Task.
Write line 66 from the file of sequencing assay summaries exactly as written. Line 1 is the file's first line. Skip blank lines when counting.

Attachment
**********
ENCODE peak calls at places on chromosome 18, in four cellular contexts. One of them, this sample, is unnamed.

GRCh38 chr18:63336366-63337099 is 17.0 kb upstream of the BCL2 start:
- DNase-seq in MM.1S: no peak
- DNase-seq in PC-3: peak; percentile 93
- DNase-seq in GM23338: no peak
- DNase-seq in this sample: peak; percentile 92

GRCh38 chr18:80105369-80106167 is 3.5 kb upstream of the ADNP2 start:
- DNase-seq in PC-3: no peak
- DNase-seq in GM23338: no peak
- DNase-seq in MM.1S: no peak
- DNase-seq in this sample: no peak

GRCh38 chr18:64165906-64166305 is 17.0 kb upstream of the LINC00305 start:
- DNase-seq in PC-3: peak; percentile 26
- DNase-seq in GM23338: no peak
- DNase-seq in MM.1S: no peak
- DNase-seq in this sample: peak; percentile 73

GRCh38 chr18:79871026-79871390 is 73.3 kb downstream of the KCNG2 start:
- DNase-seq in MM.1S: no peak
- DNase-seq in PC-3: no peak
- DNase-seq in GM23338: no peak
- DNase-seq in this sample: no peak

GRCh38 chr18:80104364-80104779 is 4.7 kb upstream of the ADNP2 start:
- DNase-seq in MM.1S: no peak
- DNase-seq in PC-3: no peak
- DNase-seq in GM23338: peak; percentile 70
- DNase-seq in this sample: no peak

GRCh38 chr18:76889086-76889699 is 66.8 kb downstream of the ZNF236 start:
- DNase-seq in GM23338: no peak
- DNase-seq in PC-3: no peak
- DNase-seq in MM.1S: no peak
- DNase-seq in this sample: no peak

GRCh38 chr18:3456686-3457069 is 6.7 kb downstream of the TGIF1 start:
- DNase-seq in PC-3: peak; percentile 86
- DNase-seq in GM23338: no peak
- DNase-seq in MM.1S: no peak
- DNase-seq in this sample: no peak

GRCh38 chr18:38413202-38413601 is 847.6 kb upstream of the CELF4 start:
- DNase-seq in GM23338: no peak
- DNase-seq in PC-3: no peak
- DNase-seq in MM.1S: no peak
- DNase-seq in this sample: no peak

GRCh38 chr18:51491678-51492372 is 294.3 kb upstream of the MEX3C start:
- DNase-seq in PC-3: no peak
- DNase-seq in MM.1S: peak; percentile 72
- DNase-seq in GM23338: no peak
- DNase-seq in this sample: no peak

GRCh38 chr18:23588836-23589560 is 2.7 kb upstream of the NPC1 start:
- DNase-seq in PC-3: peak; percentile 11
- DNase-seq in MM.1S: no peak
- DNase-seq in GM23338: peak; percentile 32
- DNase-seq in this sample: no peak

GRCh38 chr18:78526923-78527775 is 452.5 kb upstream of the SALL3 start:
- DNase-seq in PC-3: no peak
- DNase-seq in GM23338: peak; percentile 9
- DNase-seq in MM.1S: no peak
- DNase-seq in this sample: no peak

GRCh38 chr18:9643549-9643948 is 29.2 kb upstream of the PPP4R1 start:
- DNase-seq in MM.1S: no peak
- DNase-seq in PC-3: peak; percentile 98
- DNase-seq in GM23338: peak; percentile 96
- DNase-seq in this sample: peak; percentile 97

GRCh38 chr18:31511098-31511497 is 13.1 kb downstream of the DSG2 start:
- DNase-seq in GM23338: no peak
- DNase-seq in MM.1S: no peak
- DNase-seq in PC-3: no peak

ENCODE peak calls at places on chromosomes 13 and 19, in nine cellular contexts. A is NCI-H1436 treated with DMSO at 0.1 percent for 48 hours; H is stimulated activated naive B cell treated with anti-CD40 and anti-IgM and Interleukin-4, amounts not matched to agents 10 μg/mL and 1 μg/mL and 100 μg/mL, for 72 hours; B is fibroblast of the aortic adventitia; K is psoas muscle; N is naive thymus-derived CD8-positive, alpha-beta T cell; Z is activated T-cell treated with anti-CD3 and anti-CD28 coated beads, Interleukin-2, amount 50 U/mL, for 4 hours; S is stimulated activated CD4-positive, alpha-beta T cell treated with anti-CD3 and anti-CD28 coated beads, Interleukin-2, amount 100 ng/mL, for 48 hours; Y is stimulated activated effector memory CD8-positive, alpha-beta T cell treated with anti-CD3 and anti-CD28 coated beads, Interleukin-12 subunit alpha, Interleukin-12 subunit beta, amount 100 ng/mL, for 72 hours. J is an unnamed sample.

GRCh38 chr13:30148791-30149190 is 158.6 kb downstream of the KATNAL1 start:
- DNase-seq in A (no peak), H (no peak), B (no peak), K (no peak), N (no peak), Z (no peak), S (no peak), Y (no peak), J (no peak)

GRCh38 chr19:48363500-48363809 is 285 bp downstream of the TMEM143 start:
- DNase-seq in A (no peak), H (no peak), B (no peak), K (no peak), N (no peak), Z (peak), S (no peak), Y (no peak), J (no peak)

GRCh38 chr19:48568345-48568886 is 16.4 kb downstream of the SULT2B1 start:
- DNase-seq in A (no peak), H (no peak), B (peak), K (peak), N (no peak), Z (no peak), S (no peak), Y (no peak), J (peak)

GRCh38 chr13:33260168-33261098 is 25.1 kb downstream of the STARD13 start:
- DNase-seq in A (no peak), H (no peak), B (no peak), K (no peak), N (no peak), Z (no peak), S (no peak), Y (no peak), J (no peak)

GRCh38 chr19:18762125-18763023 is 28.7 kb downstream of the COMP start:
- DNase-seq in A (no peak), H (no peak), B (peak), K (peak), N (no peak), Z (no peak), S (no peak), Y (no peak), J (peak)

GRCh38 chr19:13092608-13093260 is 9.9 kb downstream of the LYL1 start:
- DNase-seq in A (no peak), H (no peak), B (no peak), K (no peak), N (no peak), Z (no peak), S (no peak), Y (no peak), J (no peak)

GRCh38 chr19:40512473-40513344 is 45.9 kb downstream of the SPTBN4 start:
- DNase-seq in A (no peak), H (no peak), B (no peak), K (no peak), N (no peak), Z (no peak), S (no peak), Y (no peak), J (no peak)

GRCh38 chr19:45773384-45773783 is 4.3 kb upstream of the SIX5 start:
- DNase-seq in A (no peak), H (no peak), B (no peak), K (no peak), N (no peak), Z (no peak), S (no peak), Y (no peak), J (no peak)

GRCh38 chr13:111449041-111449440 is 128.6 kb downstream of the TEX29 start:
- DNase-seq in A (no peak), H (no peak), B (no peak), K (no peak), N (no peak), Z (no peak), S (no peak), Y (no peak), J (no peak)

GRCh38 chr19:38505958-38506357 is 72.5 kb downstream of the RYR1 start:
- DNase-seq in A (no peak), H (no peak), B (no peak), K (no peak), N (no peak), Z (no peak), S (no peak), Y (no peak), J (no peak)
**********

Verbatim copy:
ENCODE peak calls at places on chromosomes 13 and 19, in nine cellular contexts. A is NCI-H1436 treated with DMSO at 0.1 percent for 48 hours; H is stimulated activated naive B cell treated with anti-CD40 and anti-IgM and Interleukin-4, amounts not matched to agents 10 μg/mL and 1 μg/mL and 100 μg/mL, for 72 hours; B is fibroblast of the aortic adventitia; K is psoas muscle; N is naive thymus-derived CD8-positive, alpha-beta T cell; Z is activated T-cell treated with anti-CD3 and anti-CD28 coated beads, Interleukin-2, amount 50 U/mL, for 4 hours; S is stimulated activated CD4-positive, alpha-beta T cell treated with anti-CD3 and anti-CD28 coated beads, Interleukin-2, amount 100 ng/mL, for 48 hours; Y is stimulated activated effector memory CD8-positive, alpha-beta T cell treated with anti-CD3 and anti-CD28 coated beads, Interleukin-12 subunit alpha, Interleukin-12 subunit beta, amount 100 ng/mL, for 72 hours. J is an unnamed sample.